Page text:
With consumer behavior changing quickly, and so much about the future in flux, retailers are working harder to get a complete understanding of their shoppers as they go about their journeys between the digital and physical worlds, says Ubimo Co-Founder Ran Ben-Yair. Strategies specifically designed to target high-intent shoppers are moving into the forefront, as large retail brands come to terms with the unprecedented challenges of this new reality.
Advertising in 2020 is about the use of precision data, iterative learning, and the ability to be everywhere to a niche group of users.
A key element of success for many advertising agencies, and their clients, is the deployment of a demand-side platform. In this article, we’ll talk about what they are, how they are integral for location-dependent advertisers, and how you can access them.
The data that Goodway Group uncovered suggests that some marketers have begun to increase spend and re-enter the programmatic marketplace. Additionally, when looking at the regional level, the Goodway Group’s Benjamin Diesbach and his team are seeing that CPMs in many of the hardest-hit states have bottomed out, and they are starting to move closer to previous levels.
The impact on certain states reopening is still being felt, and while medium-to-longer-term dynamics remain volatile, Diesbach is seeing early short-term signs of programmatic marketplace recovery.
Amidst all the uncertainty surrounding the coronavirus pandemic, savvy marketers are finding new opportunities to reach consumers at discounted rates. According to data compiled by Goodway Group, competition within ad auctions has gone down 13% since early March, and win rates are up 54% during the same time period.
The drop in competition within ad auctions is largely the result of brands pulling back on digital advertising during the outbreak. Most experts agree that dropping out entirely is a mistake, since it gives competitors an opportunity to convert new brand loyalists, but continuing to run existing campaigns without acknowledging the current economic and global health realities can be costly as well.
CES provided a unique showcase for the importance of connected TV (CTV); it’s one of the few events that wrangles hardware, media, and advertising companies into the same place for a week. Within digital advertising, this topic is number one, and not outlining your strategy to support CTV in 2020 was a way to cut any CES meeting short. Companies that have moved from video to TV, such as Amobee or Telaria/Rubicon, exciting new combinations of TV and digital assets such as Xandr; programmatic TV leaders like The Trade Desk; and companies that have been long on TV for years such as Samba TV should have a fantastic 2020 ahead of them.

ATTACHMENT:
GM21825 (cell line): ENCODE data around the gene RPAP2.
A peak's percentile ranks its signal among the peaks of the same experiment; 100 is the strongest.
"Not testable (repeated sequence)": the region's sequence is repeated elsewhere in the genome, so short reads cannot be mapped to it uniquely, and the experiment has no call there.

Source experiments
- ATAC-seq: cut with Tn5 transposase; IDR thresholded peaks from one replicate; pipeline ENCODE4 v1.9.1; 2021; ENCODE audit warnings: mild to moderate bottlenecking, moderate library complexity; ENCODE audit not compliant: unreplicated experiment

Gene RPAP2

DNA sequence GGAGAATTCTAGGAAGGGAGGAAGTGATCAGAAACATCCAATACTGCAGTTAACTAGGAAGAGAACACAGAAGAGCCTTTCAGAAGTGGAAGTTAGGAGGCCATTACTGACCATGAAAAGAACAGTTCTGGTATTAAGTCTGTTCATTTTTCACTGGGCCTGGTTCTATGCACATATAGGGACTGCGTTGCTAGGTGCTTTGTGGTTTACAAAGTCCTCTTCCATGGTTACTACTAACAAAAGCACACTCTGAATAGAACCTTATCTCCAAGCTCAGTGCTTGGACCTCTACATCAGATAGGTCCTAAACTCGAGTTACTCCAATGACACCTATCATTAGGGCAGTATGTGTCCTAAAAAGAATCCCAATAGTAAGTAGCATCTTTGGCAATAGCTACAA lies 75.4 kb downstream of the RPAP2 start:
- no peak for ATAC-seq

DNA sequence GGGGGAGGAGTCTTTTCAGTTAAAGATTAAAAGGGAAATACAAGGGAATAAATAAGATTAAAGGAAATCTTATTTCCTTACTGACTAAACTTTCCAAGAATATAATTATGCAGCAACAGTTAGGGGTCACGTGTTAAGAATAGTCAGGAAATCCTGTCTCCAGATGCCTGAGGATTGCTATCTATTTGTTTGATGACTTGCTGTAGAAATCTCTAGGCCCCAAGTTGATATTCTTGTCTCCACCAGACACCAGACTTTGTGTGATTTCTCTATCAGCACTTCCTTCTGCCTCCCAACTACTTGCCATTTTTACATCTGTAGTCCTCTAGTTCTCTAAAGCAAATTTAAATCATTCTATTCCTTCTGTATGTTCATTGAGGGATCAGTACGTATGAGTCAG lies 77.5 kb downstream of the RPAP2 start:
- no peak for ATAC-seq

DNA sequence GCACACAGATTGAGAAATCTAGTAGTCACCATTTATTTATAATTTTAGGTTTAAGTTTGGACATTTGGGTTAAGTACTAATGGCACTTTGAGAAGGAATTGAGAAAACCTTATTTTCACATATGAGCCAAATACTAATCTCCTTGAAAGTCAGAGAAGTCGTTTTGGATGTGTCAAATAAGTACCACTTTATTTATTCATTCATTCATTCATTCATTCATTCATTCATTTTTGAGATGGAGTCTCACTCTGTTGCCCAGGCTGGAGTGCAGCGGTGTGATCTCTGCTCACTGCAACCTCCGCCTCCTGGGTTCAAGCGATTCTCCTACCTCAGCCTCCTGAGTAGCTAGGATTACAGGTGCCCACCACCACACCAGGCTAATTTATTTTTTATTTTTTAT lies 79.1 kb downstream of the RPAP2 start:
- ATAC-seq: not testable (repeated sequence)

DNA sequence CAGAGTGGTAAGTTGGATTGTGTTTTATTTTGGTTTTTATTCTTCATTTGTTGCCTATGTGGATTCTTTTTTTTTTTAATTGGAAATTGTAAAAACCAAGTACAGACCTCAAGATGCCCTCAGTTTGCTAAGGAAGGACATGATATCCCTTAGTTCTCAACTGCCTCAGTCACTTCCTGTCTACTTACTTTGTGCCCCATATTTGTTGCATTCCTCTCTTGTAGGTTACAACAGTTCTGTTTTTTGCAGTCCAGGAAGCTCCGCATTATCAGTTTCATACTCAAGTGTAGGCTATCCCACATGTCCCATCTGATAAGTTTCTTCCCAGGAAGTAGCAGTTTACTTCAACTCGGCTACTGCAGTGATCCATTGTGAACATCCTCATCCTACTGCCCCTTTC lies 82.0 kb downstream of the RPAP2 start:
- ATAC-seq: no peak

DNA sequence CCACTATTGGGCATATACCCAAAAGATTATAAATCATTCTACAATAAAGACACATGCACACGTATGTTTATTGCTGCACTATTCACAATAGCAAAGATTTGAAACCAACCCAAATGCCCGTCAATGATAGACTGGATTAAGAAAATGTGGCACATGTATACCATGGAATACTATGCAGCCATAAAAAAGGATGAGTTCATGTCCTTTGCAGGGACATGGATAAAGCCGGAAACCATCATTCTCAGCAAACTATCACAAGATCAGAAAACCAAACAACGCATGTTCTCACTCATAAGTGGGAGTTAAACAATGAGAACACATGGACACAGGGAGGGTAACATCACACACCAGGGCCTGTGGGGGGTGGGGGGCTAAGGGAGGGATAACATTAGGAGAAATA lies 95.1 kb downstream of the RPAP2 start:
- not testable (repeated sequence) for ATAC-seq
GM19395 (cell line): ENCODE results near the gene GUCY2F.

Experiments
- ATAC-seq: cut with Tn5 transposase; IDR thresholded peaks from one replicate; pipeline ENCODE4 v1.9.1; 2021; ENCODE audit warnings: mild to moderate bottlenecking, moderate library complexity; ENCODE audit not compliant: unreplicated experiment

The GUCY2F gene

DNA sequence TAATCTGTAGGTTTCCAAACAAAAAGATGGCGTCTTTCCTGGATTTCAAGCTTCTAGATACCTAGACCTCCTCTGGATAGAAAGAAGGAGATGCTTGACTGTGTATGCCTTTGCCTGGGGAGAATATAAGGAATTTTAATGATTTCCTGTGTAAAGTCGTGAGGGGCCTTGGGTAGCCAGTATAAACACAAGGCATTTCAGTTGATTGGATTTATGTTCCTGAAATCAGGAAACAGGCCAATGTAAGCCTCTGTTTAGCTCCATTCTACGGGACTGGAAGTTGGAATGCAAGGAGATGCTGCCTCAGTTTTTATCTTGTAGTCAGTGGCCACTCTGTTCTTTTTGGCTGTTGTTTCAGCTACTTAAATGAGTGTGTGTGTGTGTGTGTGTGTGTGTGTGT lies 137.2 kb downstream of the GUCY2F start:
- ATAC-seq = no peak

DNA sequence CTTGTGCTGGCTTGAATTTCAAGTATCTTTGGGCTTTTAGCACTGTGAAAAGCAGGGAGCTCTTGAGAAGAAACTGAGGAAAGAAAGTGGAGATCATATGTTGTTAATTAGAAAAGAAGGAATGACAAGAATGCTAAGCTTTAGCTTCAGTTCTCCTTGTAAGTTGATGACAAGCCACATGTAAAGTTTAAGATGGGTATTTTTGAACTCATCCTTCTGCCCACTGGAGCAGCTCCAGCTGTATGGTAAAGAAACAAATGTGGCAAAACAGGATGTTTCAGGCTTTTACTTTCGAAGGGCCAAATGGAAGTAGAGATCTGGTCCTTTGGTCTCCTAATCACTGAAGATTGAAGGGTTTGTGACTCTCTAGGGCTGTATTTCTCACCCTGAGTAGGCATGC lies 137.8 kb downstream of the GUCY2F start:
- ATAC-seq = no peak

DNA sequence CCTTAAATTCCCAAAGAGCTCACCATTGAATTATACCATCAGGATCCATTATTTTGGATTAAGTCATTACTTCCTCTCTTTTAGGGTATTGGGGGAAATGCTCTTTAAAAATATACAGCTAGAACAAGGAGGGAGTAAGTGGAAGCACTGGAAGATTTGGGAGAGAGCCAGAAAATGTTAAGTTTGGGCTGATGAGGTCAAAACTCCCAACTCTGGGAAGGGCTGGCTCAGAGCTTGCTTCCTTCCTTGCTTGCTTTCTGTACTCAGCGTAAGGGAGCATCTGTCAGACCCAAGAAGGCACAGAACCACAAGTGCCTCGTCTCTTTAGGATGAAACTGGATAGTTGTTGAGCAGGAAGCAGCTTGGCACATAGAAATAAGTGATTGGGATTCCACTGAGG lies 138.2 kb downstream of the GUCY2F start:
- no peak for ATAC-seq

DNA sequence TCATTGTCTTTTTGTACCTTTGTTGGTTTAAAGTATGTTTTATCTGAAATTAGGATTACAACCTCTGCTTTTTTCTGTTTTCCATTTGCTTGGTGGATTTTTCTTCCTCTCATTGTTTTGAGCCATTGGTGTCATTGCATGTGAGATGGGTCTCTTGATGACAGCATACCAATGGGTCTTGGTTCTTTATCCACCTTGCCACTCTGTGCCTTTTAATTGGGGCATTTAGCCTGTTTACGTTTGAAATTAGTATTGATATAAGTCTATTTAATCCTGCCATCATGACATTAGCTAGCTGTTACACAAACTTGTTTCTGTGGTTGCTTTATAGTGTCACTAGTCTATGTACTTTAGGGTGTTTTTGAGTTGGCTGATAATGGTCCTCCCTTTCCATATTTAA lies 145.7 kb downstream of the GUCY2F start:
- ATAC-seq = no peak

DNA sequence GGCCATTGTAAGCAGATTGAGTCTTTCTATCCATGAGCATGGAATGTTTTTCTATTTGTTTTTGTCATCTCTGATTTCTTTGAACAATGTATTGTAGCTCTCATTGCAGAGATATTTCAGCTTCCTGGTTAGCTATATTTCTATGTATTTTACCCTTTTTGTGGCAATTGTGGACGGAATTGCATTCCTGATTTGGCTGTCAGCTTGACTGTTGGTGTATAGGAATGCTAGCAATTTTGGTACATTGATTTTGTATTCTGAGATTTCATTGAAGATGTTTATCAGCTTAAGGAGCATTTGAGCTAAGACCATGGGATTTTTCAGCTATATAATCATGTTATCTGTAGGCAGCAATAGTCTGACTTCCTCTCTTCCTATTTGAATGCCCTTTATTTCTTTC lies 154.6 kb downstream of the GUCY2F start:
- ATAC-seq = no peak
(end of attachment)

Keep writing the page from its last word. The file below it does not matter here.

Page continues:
eMarketer recently estimated that U.S. advertisers spent nearly $60 billion on programmatic display in 2019, and over the next two years, continued investment in areas like connected TV and OTT will drive programmatic ad spending to $80 billion.
As the ad industry launches into 2020, the ever-evolving programmatic landscape will introduce a fresh set of opportunities and challenges that will shape strategy in the new year. Here’s what to expect.
Location-based digital video network Captivate and location-based mar tech company Hivestack are teaming up to expand access to programmatic digital out-of-home ads, the companies announced.
Hivestack’s marketplace and ad exchange will allow customers to buy video inventory on Captivate, which will bring engaging video ads to offices across North America. Captivate offers a professional audience of particularly high interest to marketers.
The ad tech industry’s state of flux and disarray spurs confusion and buyer skepticism of real innovation. This is particularly prevalent in rapidly evolving areas like programmatic that also contend with existing legacy trust issues. I come across this every day, as there seems to be a persistent rumor that programmatic Out of Home (OOH) is “fake,” and that, when looking under the hood, programmatic OOH is merely an automated process for reserving and purchasing inventory. This misconception results in missed opportunities for marketers.
In 2019, we are just scratching the surface of location data’s potential for improving the ROI of advertising and marketing. As we approach the next decade, location intelligence will be a major factor in determining which brands thrive and exist in the many years to come and which ones fall by the wayside by not taking their data seriously enough.
Programmatic SSP Pubmatic released on Tuesday morning an elaborate report detailing digital ad trends to watch in 2019. The highlights include a look into how mobile, video, and of course programmatic itself will continue to evolve in the coming year, reshaping the way brands reach customers.
TODAY IN LOCAL & DIGITAL MARKETING AND MEDIA… Facebook May Have Knowingly Inflated Its Video Metrics for Over a Year… No Wallet, No Problem. Yombu Scans Your Fingerprint for Payments, Loyalty Rewards… First-Price Auctions Are Driving Up Ad Prices…
From brands to vendors to publishers, DMEXCO is a good bellwether to consider when trying to understand where things are headed. Brands taking control, data quality, and publishers getting smarter about data are key topics I kept hearing about—and for good reason.
Since its launch, Causal IQ has worked quickly to reimagine the role that programmatic solutions providers play in today’s environment. That involves using data and relying heavily on “everyday influencers”—like parents, colleagues, and friends—to authentically reach consumers in target markets.
Programmatic in the digital world promises marketers the right person and message at the right time and price. “We’re taking that technology, and then applying it not to re-serving digital ads through a DSP, but serving ads into a consumer’s mailbox,” said PebblePost Chief Growth Officer Geoff Dodge.